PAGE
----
Stories about: Division of Infectious Diseases

Science Seen: Tackling S. aureus by eavesdropping on infections

S. aureus vaccine messenger RNA transcriptome
This messenger RNA ‘heat map,’ generated from 50 patient samples, shows potential target proteins for a more effective S. aureus vaccine. The color scale indicates the magnitude of the transcription level, with red highest.

Staphylococcus aureus causes 11,000 deaths annually in the U.S. alone and is frequently antibiotic-resistant. It’s a leading cause of pneumonia, bloodstream infections, bone/joint infections and surgical site infections and the #1 cause of skin and soft tissue infections. Efforts to develop an S. aureus vaccine have so far failed: the vaccines don’t seem to be capturing the right ingredients to make people immune.

Kristin Moffitt, MD, in Boston Children’s Hospital’s Division of Infectious Diseases, took a step back and asked: “What proteins does S. aureus need to make to establish infection?” The answer, she reasoned, could point to new antigens to include in a vaccine.

The above image shows an early result from Moffitt’s investigation. It’s a “heat map” of the messenger RNA signature — a snapshot of the proteins S. aureus is potentially up-regulating during infection.

Read Full Story | Leave a Comment

First reported cure of a baby infected with HIV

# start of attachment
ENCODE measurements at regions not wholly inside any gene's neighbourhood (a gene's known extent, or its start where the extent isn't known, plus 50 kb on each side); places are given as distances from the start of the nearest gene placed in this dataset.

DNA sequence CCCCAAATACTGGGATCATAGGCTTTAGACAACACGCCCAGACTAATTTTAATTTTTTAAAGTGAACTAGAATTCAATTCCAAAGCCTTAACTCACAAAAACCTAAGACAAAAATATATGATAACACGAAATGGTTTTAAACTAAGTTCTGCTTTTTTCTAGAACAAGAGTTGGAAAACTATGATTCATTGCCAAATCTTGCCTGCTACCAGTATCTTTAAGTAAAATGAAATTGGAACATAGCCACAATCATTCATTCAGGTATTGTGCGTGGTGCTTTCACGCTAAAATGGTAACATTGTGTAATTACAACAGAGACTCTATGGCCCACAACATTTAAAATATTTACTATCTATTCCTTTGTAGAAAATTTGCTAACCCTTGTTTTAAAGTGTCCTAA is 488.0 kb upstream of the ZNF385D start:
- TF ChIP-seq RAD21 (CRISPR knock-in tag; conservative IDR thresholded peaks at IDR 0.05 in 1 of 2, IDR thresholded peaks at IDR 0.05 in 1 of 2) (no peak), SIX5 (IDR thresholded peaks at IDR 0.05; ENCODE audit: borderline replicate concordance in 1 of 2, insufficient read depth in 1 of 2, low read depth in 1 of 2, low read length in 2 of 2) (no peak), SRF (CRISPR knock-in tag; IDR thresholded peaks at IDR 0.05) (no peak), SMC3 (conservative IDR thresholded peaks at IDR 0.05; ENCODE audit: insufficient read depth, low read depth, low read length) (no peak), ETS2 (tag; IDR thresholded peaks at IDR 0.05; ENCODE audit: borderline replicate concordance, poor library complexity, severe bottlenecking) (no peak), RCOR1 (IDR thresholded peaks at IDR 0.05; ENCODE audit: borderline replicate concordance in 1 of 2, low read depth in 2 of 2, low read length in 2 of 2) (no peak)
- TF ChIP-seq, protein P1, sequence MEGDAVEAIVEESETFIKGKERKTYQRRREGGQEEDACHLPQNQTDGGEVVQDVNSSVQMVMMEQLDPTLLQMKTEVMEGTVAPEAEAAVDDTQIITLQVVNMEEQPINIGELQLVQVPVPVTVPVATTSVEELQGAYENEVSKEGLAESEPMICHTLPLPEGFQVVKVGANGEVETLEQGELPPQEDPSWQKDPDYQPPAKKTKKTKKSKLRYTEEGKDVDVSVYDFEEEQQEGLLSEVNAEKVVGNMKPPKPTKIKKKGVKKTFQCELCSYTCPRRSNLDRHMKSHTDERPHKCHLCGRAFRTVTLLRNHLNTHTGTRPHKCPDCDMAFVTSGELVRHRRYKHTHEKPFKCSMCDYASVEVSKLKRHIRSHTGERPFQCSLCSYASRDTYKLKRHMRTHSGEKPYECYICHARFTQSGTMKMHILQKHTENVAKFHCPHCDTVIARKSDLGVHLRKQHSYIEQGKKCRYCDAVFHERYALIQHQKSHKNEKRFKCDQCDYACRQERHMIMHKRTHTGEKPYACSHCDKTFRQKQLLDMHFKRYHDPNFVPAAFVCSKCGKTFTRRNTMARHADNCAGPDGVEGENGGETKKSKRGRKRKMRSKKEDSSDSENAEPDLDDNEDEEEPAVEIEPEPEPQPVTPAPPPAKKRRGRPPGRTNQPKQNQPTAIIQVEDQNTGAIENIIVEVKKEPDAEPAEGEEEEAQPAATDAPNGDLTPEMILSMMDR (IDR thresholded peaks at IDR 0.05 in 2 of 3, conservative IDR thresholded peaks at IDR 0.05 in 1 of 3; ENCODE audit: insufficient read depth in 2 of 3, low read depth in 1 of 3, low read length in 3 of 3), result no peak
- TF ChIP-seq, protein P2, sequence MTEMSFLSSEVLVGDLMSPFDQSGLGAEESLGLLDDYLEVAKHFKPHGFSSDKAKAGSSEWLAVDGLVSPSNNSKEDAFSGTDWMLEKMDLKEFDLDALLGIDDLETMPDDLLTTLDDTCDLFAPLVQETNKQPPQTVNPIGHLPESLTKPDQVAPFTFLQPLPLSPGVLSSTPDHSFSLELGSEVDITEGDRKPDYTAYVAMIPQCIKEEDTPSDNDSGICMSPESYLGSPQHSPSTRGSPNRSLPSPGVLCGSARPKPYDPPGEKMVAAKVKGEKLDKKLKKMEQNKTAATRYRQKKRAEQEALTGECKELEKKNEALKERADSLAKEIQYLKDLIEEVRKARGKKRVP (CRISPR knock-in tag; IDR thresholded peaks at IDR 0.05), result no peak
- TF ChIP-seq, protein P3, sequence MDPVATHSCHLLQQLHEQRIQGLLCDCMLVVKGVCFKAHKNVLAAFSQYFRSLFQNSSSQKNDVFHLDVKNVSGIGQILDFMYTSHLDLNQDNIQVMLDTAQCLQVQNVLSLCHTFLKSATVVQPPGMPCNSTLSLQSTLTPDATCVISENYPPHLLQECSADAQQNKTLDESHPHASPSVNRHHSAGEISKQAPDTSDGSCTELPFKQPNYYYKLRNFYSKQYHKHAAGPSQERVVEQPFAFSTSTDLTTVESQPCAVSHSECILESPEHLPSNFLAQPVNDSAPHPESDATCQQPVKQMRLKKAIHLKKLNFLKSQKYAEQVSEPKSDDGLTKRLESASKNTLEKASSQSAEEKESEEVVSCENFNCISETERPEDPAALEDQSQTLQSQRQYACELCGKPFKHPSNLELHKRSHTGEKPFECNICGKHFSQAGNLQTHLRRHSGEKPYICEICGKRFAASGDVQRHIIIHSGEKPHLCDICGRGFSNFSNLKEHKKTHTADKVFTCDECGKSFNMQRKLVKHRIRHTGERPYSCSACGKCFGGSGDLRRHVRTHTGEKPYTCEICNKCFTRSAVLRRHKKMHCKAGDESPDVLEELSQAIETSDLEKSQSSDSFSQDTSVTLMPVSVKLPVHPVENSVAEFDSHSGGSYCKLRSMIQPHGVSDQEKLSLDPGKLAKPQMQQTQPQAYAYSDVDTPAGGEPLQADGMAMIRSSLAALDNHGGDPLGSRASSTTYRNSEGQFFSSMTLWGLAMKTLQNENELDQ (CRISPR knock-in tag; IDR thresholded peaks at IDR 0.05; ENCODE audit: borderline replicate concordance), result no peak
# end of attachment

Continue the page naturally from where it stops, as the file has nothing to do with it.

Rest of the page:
HIV (green dots) budding from a white blood cell. (CDC)

AIDS and HIV have been with us for more than 30 years. In that time, millions have died and millions more have been able to keep the virus at bay with a cocktail of medications called highly active antiretroviral therapy, or HAART.

But of those millions, only one person has reportedly been cured. As of this week, that number may now be two.

A team of researchers at Johns Hopkins University Medical School reported at last weekend’s Conference on Retroviruses and Opportunistic Infections the case of a child believed to be born HIV-positive and who, by all available tests, is no longer carrying active virus in the blood.

The key, according to their report, was aggressive and near immediate HAART treatment, starting before the child was 30 hours old and continuing until she was a year and a half old.

“This finding is hopeful but requires further study,” says Sandra Burchett, MD, MSc, clinical director of our Division of Infectious Diseases and director of the Children’s Hospital AIDS Program. “We all agree that treating babies infected with HIV as soon as possible maintains a healthy immune system; what we do not know is when, if ever, it is safe to stop HAART. Treating adults early after infection is not curative, but it may be that babies are somehow different.

“It is critically important, though,” she cautions, “for children, youth and young adults with HIV who are on HAART now to keep taking their medications, not stop on their own to see if they too are cured.”

Some question, though, whether the child was ever actually infected. Her doctors started therapy so early because her mother had uncontrolled HIV, putting the child at extremely high risk of developing the infection herself.

The only other patient reportedly ever cured of HIV is a man named Timothy Ray Brown. In 2006, Brown received a bone marrow transplant for leukemia, but with a twist: the marrow donor had been chosen for harboring a rare genetic mutation that conferred resistance to HIV. According to a paper published in the New England Journal of Medicine in 2009, Brown has been off HAART treatment since 2007 with little to no sign of infection.

Want to learn more? Click here to read an online Q&A with Burchett hosted by The Guardian on March 5.

Read Full Story | Leave a Comment